Security testing for microservices is particularly hard, as they are highly interconnected. In this article, I will show you how to find a remote code execution vulnerability in an unreleased version of the German Covid-19 tracing app (CWA), using feedback-based fuzz testing. In 5 steps, I will guide you through the whole process and show you how you can effortlessly build fuzz tests for JVM-based web applications.
In my last blog article, I described why it is so important to improve the reliability and security of web services, now I will show you how to do it.
Example web application: Covid 19 - Contact Tracing App (please note that the expression language injection vulnerabilities were originally found by Alvaro Munoz)
In order to provide secure and reliable web services, it is first of all necessary to get familiar with the backend structure, and the architecture of the application. It is important to zoom out and get a rough overview in order to recognize the first interfaces where automated fuzz testing will most likely uncover the most critical vulnerabilities.
Example of the backend architecture of the German Covid-19 Tracing App.
I would like to demonstrate this using an example: This scheme illustrates the architecture of the German Covid-19 contact tracing app backend. In Germany, this app is used by large parts of the population to retrace Covid-19 infections and notify people about potential risks. The app also tracks Covid-19 test results and sends them to the user.
Looking at the architecture overview, we can see that the action of submitting test results is first processed by the submission service, which in turn validates the data via the verification service. This interaction is a perfect target for fuzzing since it processes inputs and is not triggered by cron jobs (i.e. distribution).
To make full use of modern fuzzing techniques the fuzzer requires feedback from the application under test. In a JVM microservice environment, this is made possible by Java agents. Independent of the binary, they can be added to multiple Java applications, allowing fuzzing of connected services.
To secure a web service, you need to get the backend up and running, so it can be prepared for the fuzz test. With Code Intelligence’s CI Fuzz extension for VS Code, this is pretty easy. First, you need to create a new project. After the project has been initialized, the addition and preparation of the web services can be started.
There are several parameters that you can configure in CI Fuzz. For example, you can choose specified Java packages for the fuzzer, so that only classes from these packages are instrumented. This is quite useful if you don’t want the fuzzer to get lost in external libraries. But to get started, you can simply initialize the project with the default settings.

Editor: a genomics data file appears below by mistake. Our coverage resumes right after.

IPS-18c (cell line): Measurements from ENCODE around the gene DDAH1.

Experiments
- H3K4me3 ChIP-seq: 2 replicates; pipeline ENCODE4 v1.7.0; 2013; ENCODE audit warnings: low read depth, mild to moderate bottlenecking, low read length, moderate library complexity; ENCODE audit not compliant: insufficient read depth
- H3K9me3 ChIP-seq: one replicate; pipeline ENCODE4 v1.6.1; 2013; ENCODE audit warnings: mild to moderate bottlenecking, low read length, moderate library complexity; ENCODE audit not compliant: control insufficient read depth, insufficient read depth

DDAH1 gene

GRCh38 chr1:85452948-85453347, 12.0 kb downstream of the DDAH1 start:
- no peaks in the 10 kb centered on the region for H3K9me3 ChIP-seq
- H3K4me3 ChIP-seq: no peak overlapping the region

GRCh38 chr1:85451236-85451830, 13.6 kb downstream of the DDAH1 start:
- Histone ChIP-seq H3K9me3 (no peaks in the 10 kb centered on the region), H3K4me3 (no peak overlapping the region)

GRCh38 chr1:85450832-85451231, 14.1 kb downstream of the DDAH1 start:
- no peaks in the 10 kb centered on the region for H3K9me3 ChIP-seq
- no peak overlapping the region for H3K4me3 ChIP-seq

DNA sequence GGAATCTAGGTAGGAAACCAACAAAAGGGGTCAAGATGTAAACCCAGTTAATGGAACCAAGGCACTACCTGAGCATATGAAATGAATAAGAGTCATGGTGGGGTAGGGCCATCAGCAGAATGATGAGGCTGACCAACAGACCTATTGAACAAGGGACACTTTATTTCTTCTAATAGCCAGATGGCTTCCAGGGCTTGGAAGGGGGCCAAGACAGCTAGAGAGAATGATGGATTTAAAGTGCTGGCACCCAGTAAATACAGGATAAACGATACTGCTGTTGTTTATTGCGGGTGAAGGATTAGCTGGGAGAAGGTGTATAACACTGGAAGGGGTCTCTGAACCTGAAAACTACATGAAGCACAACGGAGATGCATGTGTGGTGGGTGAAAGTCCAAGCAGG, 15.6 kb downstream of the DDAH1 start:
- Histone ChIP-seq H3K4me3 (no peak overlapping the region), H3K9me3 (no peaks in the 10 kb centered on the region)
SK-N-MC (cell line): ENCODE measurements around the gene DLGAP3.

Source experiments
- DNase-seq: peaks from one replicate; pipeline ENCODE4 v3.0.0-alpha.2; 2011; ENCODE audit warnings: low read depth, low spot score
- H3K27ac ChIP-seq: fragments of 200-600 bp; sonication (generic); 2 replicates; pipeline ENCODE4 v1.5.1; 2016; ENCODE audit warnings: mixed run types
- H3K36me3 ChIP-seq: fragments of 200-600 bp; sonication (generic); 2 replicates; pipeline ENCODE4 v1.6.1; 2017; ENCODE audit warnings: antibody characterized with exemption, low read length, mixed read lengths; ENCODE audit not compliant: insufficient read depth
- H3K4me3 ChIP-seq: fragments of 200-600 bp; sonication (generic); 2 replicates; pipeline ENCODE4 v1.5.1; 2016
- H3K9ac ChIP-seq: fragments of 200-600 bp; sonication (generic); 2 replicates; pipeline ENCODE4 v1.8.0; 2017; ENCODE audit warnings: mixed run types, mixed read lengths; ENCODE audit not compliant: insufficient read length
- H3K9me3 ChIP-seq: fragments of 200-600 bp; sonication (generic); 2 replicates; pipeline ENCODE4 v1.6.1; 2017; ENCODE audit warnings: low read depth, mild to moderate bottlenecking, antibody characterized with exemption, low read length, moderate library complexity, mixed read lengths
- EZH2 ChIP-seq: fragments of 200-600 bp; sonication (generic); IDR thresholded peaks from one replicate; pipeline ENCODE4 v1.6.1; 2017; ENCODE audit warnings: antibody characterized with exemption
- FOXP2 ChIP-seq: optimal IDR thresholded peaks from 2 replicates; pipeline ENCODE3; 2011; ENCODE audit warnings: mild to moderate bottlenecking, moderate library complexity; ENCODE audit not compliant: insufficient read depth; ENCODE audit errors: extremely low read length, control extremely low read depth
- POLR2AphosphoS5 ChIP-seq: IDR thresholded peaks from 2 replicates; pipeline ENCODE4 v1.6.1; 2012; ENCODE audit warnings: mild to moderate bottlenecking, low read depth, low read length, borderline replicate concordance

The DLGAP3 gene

Setting up the CI Fuzz Java agent doesn't take much time. A big advantage of this fuzzing approach is that it works in any environment where a Java agent can be attached. In the case of the CWA backend, this means that we add the Java agent to the Docker images of the submission and verification service and set the options that we can copy directly from CI Fuzz. Apart from this modification, the existing docker-compose setup remains completely unchanged.
Java agents (often called "Fuzzing Agents") are special Java applications that use the Instrumentation API to modify JVM bytecode during runtime. Thus, they feed information about your application back to your fuzzer. This allows you to measure and maximize code coverage. In most cases, it's enough to add a single option to your Java command. Since many services run in a Docker container, the fuzzing backend is not accessible on localhost. To enable the Java agent to communicate with the fuzzing server, the Docker host IP must be configured.
Next, we provide the fuzzer with a description of the API that we want to test. This information is used by the fuzzer to generate relevant HTTP requests that follow the API specification. Such requests have a much higher chance of passing the validation layer of the web service.
For our example, we configure the fuzzer to use the OpenAPI specification of the submission service. This allows the fuzzer to construct valid JSON payloads for the submission data and trigger the interesting parts of the code.
To accelerate the fuzzing process it is possible to provide seed requests that the fuzzer uses for further mutation. This step is entirely optional and based on the API definition a set of requests will automatically be generated. Since the fuzzer operates on simple HTTP requests it is also easy to seed the fuzzer with existing tooling such as integration tests, manual API testing tools or even the browser.
For the CWA submission service we use a single seed request with a valid JSON Post body, which was copied from one of the automated tests.
After starting the test we verify that the number of coverage counters increases which is a sure sign that the fuzzer is finding new code paths.
Once the fuzzer is done, all the findings and exceptions will be listed with detailed feedback that includes the log, helpful links and the description. Now you can start debugging!
You can find more insights on the bugs found with CI Fuzz here.
I hope you now have an idea of how fuzz testing can be implemented to secure complex web services. However, I know that reading about the implementation can be a bit tedious. The best thing is to see the process in action. I have recorded a more detailed breakdown of how we secure the Covid-19 tracing app. Click below to see the whole recording.
This October, we will once again host Europe's biggest fuzzing conference. At FuzzCon Europe 2021 security professionals from industry and academia come together to shape the future of modern security testing. We hope to see you there.
Tickets are now available at www.fuzzcon.eu